Content provided by American Littoral Society ~
On Thursday, July 25, at 10 a.m. the American Littoral Society and supporters used a parade of boats to carry the latest batch of oyster babies from our nursery in Ocean Gate, NJ to a reef site off Good Luck Point in Barnegat Bay.
“The oyster nursery and parade are part of the Littoral Society’s Operation Oyster program, which aims to improve water quality in New Jersey’s bays and estuaries, as well as improve coastal resiliency through re-establishing natural oyster reefs” said Capt. Al Modjeski, the Habitat Restoration Program Director for the Littoral Society. “This program not only restores a lost part of our coastal ecology, it directly engages the community in conservation through activities like the Parade of Boats.”
The Parade of Boats will also be a celebration of the expansion of the Littoral Society’s work in Barnegat Bay, through a $1 million Water Quality Restoration Grant from the New Jersey Department of Environmental Protection. That grant is part of a $10 million grant program from the state aimed at improving Barnegat Bay.
This new work will focus on using what the Society has learned in previous restoration work with oyster reefs and living shorelines.
“The Society is deeply committed to the protection and restoration of Barnegat Bay,” said Tim Dillingham, Executive Director of the American Littoral Society. “We have worked for years to reduce pollution ailing the Bay, as well as developing and demonstrating workable solutions throughout the watershed.
“Our oyster restoration work will soon also help in promoting coastal resiliency as we add new reefs in Lacey Township,” Dillingham added. “New oyster reefs there will help improve water quality, provide new oysters and habitat to the Bay, and reduce community vulnerability. We have answers to Barnegat Bay’s problems and we are putting them to work.”
Funding for the 2019 Parade of Boats was provided by Conserve Wildlife Foundation of New Jersey through their National Oceanographic and Atmospheric Administration (NOAA) grant to remove and repurpose derelict crab pots collected in Barnegat Bay.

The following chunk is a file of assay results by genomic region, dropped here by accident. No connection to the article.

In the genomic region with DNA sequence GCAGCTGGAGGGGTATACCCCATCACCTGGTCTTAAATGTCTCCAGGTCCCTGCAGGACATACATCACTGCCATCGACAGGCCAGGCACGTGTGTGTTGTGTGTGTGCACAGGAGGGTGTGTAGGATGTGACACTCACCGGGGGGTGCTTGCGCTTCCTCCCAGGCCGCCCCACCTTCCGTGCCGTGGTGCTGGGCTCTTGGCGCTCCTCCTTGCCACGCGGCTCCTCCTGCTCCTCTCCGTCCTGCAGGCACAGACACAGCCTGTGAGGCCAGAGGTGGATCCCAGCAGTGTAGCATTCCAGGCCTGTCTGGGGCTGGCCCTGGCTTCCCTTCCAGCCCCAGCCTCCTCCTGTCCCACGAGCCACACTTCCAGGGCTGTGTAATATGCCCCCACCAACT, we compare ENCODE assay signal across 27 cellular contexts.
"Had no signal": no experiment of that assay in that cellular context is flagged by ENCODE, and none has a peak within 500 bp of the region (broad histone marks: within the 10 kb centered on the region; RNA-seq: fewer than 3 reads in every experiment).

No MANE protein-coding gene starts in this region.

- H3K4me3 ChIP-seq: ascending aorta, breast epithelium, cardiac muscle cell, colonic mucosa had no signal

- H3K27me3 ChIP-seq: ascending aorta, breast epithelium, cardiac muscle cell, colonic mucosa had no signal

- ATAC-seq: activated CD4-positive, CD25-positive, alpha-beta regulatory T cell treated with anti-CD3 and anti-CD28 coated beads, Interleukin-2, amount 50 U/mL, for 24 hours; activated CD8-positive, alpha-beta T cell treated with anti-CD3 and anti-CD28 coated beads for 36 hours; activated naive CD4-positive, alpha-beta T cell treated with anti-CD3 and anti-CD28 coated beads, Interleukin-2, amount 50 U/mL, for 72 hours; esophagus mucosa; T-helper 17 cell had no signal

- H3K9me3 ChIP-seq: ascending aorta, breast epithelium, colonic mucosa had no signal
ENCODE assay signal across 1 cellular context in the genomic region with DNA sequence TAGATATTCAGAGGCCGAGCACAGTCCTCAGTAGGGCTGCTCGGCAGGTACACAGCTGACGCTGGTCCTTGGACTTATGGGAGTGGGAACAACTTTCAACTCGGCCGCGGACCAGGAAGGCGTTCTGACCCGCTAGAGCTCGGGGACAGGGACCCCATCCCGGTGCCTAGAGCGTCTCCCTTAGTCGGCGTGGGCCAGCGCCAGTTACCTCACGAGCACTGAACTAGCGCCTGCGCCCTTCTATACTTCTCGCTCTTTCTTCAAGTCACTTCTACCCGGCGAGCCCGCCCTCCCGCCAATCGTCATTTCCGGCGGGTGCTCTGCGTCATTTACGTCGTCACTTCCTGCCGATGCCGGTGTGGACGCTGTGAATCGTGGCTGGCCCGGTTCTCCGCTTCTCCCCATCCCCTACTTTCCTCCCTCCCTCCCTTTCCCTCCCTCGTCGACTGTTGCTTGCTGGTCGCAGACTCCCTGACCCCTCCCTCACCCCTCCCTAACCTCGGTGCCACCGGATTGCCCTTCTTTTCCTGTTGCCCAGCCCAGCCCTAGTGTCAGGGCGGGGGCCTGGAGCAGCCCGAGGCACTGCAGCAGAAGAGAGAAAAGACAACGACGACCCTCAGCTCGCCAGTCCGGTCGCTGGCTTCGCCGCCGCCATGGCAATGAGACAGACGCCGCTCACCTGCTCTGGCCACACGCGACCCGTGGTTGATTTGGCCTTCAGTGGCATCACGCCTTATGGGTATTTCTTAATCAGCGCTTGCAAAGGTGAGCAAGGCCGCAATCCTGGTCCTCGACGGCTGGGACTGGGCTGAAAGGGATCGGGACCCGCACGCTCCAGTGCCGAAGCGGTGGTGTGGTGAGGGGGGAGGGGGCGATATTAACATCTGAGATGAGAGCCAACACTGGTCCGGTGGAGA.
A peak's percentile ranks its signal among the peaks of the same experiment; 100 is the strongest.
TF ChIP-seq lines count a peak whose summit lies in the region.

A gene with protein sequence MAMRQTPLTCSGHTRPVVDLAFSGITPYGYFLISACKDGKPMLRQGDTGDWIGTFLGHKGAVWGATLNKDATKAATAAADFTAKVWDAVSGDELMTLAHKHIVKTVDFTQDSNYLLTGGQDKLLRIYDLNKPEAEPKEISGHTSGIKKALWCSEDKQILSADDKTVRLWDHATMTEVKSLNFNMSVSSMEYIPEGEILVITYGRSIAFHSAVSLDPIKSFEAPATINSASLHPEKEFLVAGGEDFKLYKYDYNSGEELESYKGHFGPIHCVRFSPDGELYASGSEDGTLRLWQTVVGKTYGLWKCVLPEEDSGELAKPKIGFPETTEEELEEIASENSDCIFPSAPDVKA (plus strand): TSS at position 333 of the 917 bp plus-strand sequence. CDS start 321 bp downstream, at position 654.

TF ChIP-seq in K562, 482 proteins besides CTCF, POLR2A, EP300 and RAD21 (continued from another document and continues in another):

To date, over 1800 pots have been recovered, reused, and recycled. The Society has been repurposing the pots to make Whelk-come mats to collect naturally occurring oysters and create oyster cages used in growing oysters. The oyster larvae used in the oyster nursery were donated by Jenkinson’s Aquarium of Point Pleasant, NJ.
Over-harvesting and decades of pollution, accelerated by rampant development, have decimated New Jersey’s natural oyster population. Oysters help keep water clean and oyster reefs help protect the coastline. They are nature’s water filters, each one is able to clean up to 50 gallons of water a day. Oyster reefs also serve as speed bumps for waves during storms.
The Good Luck Point oyster restoration project, funded by NOAA and Restore America’s Estuaries (RAE) in 2015, was a collaborative effort led by the American Littoral Society, with support from Ocean Gate and Berkeley Township. Other partners include Monmouth University’s Urban Coast Institute, which executed baseline mapping of the reef site using remote operating underwater vehicle (ROV) and side scanning techniques, ReClam the Bay, which provided support for biological sampling and assistance with spat tank bay-side assembly, and Stockton University. The Good Luck Point Marina has also been instrumental in the project. Further work and monitoring was funded by the Barnegat Bay Partnership once restoration was complete.
Since 2015 the Littoral Society has raised oyster babies at the Ocean Gate spat tank. Oyster larvae, which are nearly microscopic in size, are added to the tank where they attach to shell and begin to form baby oysters, also known as spat.
As part of Operation Oyster, the Littoral Society also raises baby oysters in a spat tank at the Oyster Point Hotel in Red Bank, NJ and, with the of help of volunteer Oyster Wranglers, has begun monitoring the Navesink and Shrewsbury rivers for future oyster work.
The Society has also engineered several oyster reefs off restored beaches on New Jersey’s Delaware Bay. Those reefs help reduce erosion from beaches that horseshoe crabs use for breeding and shorebirds use for feeding.
In addition to those other projects, Operation Oyster includes the “Shuck It, Don’t Chuck It!” shell recycling program. Over a dozen restaurants in Ocean and Monmouth counties participate in the “Shuck It, Don’t Chuck It!” effort, which is generously supported by The Lusty Lobster and a grant from the Marta Heflin Foundation. It was created as a way to reduce waste going to landfill and as a method to obtain material for building oyster reefs.
Additional Operation Oyster support has come from Metrovation, a property ownership and management company that operates The Grove at Shrewsbury and Brook 35 Plaza, the National Fish and Wildlife Foundation, Conserve Wildlife Foundation, NOAA, The Bonney Read restaurant, and Toadfish Outfitters.
Photos by ALS
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